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1

This sounds like a fun project --I once had a similar idea, that I never followed up on, to write a story, set in the current day, with accurate modern technology, but as if it was written 50 or 100 years ago. The biggest problem with your idea is that you can't unknow how technology actually developed. It's hard to deliberately make the mistakes of ...


3

All fiction is about the suspension of disbelief. Decades ago I read a statement that sticks in my mind to this day. A writer discussing science fiction said that he had an easier time believing that it is possible to travel faster than light than he did believing that Perry Mason only gets big murder cases with innocent clients and always wins. A good ...


2

Think up an alternate history and develop it logically - or parodically. Take for example a more serious approach - Steampunk: Electricity never passed beyond "mad inventor" sphere, and world developed finding new miraculous fuels to power increasingly advanced steam engines; external combustion engines got more popular than internal combustion ones, ...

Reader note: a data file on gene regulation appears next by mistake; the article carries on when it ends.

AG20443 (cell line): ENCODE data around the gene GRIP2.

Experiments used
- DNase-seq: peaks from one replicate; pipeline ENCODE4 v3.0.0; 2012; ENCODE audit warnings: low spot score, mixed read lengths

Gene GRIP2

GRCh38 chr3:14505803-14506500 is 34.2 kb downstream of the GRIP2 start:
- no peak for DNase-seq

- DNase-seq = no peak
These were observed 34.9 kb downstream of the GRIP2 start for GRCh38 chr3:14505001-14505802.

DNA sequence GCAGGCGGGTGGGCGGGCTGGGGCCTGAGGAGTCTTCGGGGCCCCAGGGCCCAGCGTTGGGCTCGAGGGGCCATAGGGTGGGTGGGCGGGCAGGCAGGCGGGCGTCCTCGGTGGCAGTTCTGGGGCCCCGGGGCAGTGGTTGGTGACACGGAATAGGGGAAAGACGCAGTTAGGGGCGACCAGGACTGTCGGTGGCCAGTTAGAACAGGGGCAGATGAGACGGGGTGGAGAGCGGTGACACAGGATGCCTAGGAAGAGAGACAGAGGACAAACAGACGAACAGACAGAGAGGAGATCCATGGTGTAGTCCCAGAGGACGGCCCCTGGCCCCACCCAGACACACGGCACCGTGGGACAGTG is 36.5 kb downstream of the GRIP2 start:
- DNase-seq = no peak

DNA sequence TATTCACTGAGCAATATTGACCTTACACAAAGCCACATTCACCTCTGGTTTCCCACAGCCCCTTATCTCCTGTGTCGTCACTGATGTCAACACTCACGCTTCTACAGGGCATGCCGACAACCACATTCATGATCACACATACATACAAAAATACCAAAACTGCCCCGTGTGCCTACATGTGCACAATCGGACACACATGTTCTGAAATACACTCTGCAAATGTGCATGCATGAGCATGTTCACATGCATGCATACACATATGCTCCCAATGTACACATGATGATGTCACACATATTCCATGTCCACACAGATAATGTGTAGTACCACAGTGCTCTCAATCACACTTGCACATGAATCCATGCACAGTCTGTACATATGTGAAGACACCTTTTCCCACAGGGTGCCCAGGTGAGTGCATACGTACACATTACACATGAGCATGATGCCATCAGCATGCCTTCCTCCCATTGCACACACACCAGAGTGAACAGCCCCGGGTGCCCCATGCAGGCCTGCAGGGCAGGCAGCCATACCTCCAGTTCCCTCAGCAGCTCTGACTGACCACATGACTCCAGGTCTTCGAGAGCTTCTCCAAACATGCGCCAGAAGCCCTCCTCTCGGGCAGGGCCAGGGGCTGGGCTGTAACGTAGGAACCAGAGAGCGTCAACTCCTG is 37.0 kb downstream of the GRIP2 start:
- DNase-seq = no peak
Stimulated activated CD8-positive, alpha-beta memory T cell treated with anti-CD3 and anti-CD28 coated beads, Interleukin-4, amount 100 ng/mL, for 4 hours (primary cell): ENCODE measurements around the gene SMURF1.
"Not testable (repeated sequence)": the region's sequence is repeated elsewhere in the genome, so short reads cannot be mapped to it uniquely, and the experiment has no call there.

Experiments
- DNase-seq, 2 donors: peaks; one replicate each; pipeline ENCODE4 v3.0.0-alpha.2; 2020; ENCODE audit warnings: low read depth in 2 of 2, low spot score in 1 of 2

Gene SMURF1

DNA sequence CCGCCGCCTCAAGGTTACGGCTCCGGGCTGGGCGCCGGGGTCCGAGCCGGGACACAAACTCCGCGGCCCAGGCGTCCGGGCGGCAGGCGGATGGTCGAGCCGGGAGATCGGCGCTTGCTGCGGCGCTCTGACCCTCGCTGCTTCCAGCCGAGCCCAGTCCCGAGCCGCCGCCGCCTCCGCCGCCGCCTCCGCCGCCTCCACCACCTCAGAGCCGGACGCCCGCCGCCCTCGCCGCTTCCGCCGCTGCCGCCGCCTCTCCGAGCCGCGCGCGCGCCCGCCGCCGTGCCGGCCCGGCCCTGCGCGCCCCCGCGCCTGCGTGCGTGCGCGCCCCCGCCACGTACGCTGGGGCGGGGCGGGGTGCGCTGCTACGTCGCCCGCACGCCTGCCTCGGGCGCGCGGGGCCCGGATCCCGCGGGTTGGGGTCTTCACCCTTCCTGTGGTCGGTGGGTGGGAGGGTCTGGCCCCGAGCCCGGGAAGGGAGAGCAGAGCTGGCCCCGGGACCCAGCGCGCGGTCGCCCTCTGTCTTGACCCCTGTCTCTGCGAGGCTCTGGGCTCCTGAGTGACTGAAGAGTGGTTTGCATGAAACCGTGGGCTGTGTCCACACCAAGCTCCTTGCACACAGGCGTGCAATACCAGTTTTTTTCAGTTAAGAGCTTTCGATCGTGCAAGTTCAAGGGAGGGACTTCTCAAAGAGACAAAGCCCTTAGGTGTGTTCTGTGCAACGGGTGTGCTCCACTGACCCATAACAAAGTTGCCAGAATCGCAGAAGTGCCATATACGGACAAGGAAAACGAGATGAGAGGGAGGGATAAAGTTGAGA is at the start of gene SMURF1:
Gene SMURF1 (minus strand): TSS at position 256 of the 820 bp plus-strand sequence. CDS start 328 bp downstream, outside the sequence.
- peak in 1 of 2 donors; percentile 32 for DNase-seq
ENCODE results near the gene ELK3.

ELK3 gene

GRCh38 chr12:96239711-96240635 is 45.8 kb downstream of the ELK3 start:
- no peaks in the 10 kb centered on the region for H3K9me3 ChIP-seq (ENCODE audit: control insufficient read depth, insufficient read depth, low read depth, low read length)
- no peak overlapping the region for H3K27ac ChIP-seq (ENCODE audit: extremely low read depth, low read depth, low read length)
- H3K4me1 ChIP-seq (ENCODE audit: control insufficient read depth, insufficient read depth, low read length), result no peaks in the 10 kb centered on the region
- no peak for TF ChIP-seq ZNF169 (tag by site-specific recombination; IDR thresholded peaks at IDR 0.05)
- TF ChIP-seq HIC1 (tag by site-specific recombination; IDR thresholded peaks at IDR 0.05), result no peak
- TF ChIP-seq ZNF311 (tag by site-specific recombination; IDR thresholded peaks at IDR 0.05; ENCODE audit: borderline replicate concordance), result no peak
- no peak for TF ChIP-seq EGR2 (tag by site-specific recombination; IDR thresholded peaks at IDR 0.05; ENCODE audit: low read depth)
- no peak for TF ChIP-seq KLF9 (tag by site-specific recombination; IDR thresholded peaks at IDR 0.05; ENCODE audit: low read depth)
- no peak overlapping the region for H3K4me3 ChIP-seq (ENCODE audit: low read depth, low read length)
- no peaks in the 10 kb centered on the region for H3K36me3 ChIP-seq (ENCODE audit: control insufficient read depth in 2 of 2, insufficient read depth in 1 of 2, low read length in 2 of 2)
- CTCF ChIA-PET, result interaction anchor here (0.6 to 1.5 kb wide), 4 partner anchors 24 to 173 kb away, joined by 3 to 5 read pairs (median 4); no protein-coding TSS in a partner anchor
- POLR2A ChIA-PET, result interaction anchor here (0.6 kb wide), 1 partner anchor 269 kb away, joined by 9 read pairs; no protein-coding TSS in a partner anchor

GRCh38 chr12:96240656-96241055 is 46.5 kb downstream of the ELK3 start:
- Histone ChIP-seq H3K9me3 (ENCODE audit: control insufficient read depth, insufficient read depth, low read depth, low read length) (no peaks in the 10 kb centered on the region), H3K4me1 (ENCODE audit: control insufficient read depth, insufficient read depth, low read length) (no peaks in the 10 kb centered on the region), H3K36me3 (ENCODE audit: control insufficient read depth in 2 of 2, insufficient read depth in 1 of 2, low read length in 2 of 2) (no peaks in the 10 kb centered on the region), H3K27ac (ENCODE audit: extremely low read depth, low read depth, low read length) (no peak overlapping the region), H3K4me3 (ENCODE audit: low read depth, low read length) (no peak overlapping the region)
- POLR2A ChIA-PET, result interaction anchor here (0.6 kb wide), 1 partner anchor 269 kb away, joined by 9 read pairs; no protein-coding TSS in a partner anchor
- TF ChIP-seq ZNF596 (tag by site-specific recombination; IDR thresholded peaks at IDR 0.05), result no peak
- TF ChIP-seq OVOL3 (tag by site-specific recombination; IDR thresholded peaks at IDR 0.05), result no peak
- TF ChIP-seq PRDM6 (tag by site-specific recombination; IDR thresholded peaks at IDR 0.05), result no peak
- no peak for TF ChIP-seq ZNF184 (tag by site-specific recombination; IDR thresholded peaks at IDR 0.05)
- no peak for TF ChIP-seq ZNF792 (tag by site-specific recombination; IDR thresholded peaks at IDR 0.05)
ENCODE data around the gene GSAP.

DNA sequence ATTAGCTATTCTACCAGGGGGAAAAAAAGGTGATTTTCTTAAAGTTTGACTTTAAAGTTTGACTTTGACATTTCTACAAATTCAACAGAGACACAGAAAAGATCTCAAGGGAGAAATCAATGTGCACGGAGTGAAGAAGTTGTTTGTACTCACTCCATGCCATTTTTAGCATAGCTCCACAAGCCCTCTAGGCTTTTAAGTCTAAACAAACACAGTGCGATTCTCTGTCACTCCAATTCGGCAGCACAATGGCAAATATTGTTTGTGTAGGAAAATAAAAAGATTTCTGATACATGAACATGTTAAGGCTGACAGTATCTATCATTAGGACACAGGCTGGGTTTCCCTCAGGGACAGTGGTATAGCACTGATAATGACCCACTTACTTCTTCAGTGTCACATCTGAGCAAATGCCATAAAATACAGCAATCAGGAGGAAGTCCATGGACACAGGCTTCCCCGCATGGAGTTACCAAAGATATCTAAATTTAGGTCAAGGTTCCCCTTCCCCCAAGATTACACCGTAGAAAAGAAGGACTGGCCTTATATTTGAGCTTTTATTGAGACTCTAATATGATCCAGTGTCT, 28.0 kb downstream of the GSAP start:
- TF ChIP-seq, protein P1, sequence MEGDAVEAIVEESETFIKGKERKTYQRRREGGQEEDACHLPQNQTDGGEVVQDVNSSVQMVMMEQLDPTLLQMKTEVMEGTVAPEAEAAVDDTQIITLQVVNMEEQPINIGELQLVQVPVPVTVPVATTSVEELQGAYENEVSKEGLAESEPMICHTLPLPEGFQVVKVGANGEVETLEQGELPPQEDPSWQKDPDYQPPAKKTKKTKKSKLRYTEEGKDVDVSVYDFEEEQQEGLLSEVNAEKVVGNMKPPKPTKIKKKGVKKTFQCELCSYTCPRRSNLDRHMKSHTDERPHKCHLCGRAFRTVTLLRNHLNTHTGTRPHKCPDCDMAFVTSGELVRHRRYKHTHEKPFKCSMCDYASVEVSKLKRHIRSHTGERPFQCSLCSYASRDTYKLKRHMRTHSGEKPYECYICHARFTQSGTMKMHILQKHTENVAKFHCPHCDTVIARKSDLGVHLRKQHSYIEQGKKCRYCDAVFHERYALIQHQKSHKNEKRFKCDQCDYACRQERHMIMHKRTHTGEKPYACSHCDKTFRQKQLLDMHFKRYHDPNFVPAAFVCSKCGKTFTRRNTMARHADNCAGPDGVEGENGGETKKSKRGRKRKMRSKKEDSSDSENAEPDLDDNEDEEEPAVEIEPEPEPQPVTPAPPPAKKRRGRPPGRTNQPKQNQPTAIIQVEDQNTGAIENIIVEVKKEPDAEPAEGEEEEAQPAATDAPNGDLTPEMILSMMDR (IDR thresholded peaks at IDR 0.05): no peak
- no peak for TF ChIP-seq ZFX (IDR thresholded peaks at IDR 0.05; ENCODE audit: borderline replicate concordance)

6

You are overthinking this. There is Fantasy. Magic, fairies, dragons and such do not exist, yet the suspension of disbelief works without a special effort on the author's part. There are alternate histories. Utopias. Children's books about impossible creatures and events. Crime stories about crimes that never happened. Fiction with characters that do not ...


1

The number one rule in making things believable is detailing. This applies to outlandish theories just as much as world-destruction type stakes. None of it will seem real without the details that lend it credence. It is admittedly a bit more difficult with things we know to be false. I think in order to make these particular things seem realistic, you have ...



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